On Thursday morning a blizzard blew in from the north, with winds over 30 mph and temps below zero. It was so severe that schools, city government, and even the hospital closed down (except the ER and the inpatient unit). The storm had blown through by Thursday night and all was quiet. On Friday the weather shifted, a new storm blew in from the south, and suddenly we had +30 degrees and lots more snow and wind. Since that storm passed, all has remained quiet, and the thermometer has continued to hover around freezing. After 20 below, this feels so warm it is almost spring-like.
Henry and I took another puppy team out yesterday for a short run and it went really well. A “puppy team” isn’t all puppies; two or three of the seven-month-olds are hooked up with five or six seasoned adults. Puppy discipline is the job of the adult that the pup is paired with on the gangline. Puppies are exuberant and tend to jump around and climb on their partners, get tangled in the lines, and sometimes chew their harnesses. With a few growls and a well-placed biting snap or two, the puppy learns to stand in place on the gangline, ready to move out at the musher’s command.
Puppy runs need to be short and fun, to build the pups’ enthusiasm for their work. The trail from Henry’s dog yard to
The trip home is easier, as those two tall banks are much simpler to run down than up. The whole trip takes only an hour, twenty minutes each way and a twenty minute rest.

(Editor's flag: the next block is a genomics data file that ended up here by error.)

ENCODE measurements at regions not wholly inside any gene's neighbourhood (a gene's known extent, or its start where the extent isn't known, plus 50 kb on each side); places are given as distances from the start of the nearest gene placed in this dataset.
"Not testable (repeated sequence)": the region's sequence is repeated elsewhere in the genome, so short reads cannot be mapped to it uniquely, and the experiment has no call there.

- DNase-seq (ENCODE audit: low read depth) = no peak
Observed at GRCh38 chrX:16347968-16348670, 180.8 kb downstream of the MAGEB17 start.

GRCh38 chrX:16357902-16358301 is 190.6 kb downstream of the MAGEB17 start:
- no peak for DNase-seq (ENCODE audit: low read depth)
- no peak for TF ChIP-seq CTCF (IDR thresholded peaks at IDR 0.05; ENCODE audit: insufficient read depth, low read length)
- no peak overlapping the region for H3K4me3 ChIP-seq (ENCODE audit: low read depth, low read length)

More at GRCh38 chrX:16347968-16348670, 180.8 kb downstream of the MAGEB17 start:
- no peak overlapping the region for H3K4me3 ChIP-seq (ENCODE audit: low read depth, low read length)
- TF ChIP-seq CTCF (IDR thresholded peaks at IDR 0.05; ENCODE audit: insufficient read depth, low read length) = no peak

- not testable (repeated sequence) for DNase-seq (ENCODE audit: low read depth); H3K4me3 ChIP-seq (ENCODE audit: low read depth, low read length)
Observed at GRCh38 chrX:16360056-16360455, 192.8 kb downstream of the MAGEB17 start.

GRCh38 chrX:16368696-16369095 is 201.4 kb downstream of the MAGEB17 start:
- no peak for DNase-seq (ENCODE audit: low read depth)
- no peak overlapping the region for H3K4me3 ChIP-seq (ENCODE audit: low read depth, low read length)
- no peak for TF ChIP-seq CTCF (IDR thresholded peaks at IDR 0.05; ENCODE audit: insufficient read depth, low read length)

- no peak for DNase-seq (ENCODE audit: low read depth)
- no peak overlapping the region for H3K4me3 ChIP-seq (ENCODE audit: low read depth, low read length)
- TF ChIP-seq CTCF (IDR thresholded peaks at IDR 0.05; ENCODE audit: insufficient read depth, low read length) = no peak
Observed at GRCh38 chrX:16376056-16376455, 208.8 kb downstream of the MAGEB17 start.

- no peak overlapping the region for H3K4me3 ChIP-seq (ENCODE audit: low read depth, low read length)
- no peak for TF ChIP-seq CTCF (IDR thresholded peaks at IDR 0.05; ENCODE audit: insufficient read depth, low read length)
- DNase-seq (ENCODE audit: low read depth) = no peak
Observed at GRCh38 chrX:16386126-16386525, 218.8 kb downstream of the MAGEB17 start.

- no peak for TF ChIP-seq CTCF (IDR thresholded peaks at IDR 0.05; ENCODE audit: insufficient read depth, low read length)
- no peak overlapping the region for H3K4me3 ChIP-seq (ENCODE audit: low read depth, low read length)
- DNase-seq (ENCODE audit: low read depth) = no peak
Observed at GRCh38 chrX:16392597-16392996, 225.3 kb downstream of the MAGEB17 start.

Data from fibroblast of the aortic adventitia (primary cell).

All five of the ten puppies we ran this week did well; they pulled hard, ate their fish snacks quickly, and didn’t mess around too much with their line partners. My favorite puppy went twice (inadvertently, because I harnessed the wrong dog). Her name is Butch, named for Susan Butcher. Her mother, Little Belle, is the offspring of the dog I bought from Susan in 2000. Butch was the only female in Little Belle’s litter, and so far shows excellent promise of living up to her prestigious heritage. She may develop into a great lead dog.
Along with these photos, I also shot several 30-second video clips of our run as seen from the back of the sled. Each one is about 60 MB, which is way too large for Blogger to upload. I would love to post them, as they give you a much more realistic feel for the experience of mushing than still photographs can. If anyone knows how to do it, please leave a comment and tell me.
Photos by The Tundra PA. In the photo of the team, Little Belle is the left wheel dog (closest to the sled). Butch at her house.
Labels: Dog Mushing